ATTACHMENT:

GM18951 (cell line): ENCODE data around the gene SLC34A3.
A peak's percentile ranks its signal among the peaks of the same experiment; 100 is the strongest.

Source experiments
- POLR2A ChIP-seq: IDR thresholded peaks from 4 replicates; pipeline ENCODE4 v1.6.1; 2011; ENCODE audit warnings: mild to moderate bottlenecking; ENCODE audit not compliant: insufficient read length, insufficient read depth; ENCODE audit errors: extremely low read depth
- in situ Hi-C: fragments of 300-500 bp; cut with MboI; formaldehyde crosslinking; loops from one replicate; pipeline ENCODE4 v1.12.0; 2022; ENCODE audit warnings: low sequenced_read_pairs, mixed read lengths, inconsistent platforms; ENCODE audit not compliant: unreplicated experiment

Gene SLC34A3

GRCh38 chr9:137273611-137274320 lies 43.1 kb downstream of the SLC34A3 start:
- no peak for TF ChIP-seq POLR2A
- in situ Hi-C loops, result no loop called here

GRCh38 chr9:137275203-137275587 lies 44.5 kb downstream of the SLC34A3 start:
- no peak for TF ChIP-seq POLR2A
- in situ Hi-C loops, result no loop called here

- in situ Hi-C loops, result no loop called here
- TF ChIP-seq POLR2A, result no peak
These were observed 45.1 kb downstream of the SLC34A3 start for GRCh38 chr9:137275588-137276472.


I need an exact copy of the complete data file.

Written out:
GM18951 (cell line): ENCODE data around the gene SLC34A3.
A peak's percentile ranks its signal among the peaks of the same experiment; 100 is the strongest.

Source experiments
- POLR2A ChIP-seq: IDR thresholded peaks from 4 replicates; pipeline ENCODE4 v1.6.1; 2011; ENCODE audit warnings: mild to moderate bottlenecking; ENCODE audit not compliant: insufficient read length, insufficient read depth; ENCODE audit errors: extremely low read depth
- in situ Hi-C: fragments of 300-500 bp; cut with MboI; formaldehyde crosslinking; loops from one replicate; pipeline ENCODE4 v1.12.0; 2022; ENCODE audit warnings: low sequenced_read_pairs, mixed read lengths, inconsistent platforms; ENCODE audit not compliant: unreplicated experiment

Gene SLC34A3

GRCh38 chr9:137273611-137274320 lies 43.1 kb downstream of the SLC34A3 start:
- no peak for TF ChIP-seq POLR2A
- in situ Hi-C loops, result no loop called here

GRCh38 chr9:137275203-137275587 lies 44.5 kb downstream of the SLC34A3 start:
- no peak for TF ChIP-seq POLR2A
- in situ Hi-C loops, result no loop called here

- in situ Hi-C loops, result no loop called here
- TF ChIP-seq POLR2A, result no peak
These were observed 45.1 kb downstream of the SLC34A3 start for GRCh38 chr9:137275588-137276472.